In brief - Pham Global v Insight Imaging decision signals radical shift in trade mark ownership law
A recent decision of the full bench of the Federal Court of Australia in Pham Global Pty Ltd v Insight Clinical Imaging Pty Ltd  FCAFC 83
means that section 27
of the Trade Marks Act 1995 (Cth)
is no longer a well settled law. The Court's decision means that it is essential that when filing a trade mark registration application, the initial applicant on the filing date must be the owner of the mark. Failure to ensure that this is the case may have severe consequences.
Section 27 of Trade Marks Act and previously effective procedural steps to cure ownership defects
In Australia, one of threshold requirements to be satisfied when applying for the registration of a trade mark in respect of goods and/or services is that the person claims to be the owner of the trade mark under section 27 of the Trade Marks Act
This seemingly innocuous provision was thought to be well settled law, and was remarked upon by her Honour, Justice Davies, in Insight Radiology Pty Ltd v Insight Clinical Imaging Pty Ltd  FCA 1406
(at ), "It is well settled law that the basis of a claim to ownership of a trade mark for the purposes of s 27(1)(a)
of the Trade Marks Act
depends on first use of the mark as a trade mark in Australia or, in the case of a mark that has never been used, the combined effect of “authorship” of the mark, an intention to use the mark as a trade mark and applying for registration…If there has been no prior use of the mark, the filing of an application for registration of a mark with the intention of using the mark as a trade mark founds a claim of ownership..."
Consistent with this authority, administrative practice has treated the subsequent assignment of a mark after acceptance in favour of the true owner an effective procedural step to cure a defect in ownership found in the original application. Jurisprudence has supported this view on the basis that the relevant requirements were satisfied, given that "… on and after the day on which the Registrar records the particulars of the assignment, the person to whom the trade mark has been assigned or transmitted is taken, for the purposes of the Trade Marks Act, to be the applicant for the registration of the trade mark. …" (Insight Radiology Pty Ltd v Insight Clinical Imaging Pty Ltd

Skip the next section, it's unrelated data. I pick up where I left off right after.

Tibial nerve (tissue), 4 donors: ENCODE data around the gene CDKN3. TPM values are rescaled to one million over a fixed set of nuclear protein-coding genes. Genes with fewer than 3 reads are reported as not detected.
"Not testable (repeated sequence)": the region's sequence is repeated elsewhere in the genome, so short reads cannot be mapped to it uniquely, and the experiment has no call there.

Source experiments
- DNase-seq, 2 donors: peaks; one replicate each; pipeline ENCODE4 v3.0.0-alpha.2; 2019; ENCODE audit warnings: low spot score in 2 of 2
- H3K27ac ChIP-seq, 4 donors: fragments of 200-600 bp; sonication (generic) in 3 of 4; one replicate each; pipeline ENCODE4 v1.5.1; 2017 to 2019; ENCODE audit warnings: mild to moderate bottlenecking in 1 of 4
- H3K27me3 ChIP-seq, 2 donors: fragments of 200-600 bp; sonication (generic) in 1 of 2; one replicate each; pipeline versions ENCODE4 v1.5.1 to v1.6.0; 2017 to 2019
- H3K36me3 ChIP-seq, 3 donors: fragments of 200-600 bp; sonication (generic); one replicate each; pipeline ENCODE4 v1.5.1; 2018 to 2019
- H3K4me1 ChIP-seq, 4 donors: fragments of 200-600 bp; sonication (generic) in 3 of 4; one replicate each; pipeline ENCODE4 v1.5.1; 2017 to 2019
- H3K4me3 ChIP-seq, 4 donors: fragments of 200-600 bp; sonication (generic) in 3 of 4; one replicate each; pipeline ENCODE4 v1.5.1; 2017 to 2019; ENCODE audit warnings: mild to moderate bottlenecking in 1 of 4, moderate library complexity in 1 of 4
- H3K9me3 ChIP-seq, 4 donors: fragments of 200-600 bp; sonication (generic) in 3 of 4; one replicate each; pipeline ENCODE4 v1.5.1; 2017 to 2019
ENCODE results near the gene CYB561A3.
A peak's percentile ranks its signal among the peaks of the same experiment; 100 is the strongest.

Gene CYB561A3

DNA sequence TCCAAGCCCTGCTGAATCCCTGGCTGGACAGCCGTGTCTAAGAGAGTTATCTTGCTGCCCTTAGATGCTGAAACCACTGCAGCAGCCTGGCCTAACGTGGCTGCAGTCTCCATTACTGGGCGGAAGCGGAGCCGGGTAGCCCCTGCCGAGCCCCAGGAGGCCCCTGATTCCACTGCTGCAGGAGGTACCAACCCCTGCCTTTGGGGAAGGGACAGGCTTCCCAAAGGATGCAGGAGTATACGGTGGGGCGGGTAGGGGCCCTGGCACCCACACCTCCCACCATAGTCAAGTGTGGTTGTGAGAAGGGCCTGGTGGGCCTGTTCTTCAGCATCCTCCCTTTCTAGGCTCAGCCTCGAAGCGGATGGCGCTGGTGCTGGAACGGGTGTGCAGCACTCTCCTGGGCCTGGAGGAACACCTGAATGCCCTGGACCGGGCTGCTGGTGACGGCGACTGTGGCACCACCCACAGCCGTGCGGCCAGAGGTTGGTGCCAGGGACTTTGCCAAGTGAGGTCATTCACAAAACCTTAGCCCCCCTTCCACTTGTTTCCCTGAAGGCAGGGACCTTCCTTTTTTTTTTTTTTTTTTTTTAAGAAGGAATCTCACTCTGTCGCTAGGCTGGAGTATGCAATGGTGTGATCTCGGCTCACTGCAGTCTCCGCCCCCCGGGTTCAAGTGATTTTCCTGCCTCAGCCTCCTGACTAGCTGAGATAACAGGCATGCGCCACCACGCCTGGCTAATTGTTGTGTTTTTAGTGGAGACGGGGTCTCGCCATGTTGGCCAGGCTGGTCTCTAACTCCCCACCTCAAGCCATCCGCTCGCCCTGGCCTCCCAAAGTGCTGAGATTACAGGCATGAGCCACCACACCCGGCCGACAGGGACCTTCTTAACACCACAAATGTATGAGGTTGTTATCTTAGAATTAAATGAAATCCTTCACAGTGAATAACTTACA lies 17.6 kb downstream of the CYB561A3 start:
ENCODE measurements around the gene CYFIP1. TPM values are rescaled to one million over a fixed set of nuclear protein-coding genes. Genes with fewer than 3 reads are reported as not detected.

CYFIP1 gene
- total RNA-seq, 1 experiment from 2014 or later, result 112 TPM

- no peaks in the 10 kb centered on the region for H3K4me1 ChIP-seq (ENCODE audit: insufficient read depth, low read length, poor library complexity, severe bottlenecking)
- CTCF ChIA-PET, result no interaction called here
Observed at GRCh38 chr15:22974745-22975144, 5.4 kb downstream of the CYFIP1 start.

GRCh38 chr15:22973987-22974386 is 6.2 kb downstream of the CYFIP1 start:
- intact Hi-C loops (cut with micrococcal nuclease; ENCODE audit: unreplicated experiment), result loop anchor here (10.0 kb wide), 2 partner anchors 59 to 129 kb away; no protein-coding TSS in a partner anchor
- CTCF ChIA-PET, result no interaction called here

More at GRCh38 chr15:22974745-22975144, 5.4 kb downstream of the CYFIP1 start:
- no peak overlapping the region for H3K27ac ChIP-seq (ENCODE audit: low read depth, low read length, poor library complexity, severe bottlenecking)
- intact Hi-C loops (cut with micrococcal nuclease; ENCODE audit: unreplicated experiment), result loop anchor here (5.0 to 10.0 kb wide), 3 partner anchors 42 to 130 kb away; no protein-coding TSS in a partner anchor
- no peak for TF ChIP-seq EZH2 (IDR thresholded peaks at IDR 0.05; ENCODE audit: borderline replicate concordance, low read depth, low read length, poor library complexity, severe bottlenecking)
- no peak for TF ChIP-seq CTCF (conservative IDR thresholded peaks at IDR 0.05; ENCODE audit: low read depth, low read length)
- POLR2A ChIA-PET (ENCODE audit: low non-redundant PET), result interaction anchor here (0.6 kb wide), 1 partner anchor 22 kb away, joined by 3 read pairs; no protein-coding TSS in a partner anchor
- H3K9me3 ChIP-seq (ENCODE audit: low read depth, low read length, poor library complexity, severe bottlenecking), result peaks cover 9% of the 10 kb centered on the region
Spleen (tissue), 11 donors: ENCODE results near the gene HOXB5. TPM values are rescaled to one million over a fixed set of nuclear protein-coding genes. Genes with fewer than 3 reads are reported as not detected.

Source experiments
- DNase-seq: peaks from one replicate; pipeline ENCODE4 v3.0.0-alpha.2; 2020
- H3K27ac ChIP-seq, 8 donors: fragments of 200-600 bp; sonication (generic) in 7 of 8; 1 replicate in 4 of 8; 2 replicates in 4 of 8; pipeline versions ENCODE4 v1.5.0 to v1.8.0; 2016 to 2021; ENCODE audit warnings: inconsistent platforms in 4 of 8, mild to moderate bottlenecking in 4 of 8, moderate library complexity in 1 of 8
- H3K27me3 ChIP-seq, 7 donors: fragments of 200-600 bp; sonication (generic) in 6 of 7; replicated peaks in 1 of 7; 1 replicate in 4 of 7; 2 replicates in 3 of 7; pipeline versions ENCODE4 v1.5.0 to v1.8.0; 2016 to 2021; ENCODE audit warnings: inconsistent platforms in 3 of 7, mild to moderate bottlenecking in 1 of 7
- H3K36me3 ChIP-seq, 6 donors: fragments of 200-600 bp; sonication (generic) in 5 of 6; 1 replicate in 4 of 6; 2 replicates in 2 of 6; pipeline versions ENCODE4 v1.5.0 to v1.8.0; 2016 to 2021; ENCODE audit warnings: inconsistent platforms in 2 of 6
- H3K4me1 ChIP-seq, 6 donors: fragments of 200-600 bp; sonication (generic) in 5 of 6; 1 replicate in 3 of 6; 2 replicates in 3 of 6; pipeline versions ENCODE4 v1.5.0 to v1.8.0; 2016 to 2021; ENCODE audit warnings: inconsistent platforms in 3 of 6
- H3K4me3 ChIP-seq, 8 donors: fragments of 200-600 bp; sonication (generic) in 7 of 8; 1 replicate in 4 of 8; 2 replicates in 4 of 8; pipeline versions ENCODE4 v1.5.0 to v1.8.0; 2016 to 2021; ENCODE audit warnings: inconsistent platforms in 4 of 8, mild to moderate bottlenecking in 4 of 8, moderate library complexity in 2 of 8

Pham Global v Insight Clinical Imaging decision follows common law nemo dat quod non habet doctrine
A unanimous full bench decision of the Federal Court of Australia recently handed down in Pham Global v Insight Clinical Imaging Pty Ltd
has now displaced this previously held practice and found that correcting an ownership defect by assignment after application to be ineffective.
In an ominous warning, the full bench found that "…where the rights of the registered owner extend back to the filing date of the application, it is essential that the initial applicant on the filing date be the owner of the mark. Otherwise, the applicant cannot transfer ownership of the mark by an assignment in accordance with the legislative provisions on and from the filing date and can claim on becoming the registered owner an account of profits or damages for infringement when not in fact the owner of the mark." (Pham Global Pty Ltd v Insight Clinical Imaging Pty Ltd
This reasoning follows the common law Nemo dat quod non habet
doctrine that states that the purchase of a possession from someone who has no ownership right to it also denies the purchaser any ownership title.
This decision had severe consequences for the appellant in this case, and was one of the reasons for the appellant's failure to secure registration of their trade mark.
Owner listed in original trade mark registration application must be true owner at time of application
This decision signals a radical shift in the law relating to the ownership of trade marks in Australia.
For those registered marks obtained after an assignment has purportedly corrected ownership on record, it may well be worth seeking legal advice as to the correct position in law, and what steps may be possible to remedy any defects. Refiling new trade mark applications in the correct name of the true owner may be an option to consider.
A similar situation may arise for group corporate structures where intellectual property assets are commonly held by a non-operating company, often by way of assignment. Equally, foreign subsidiaries seeking to own trade marks in Australia may face similar issues. Care in each case should be taken to ensure that the owner listed in the original trade mark registration application is in fact the true owner at that time.
This is commentary published by Colin Biggers & Paisley for general information purposes only. This should not be relied on as specific advice. You should seek your own legal and other advice for any question, or for any specific situation or proposal, before making any final decision. The content also is subject to change. A person listed may not be admitted as a lawyer in all States and Territories. © Colin Biggers & Paisley, Australia 2020.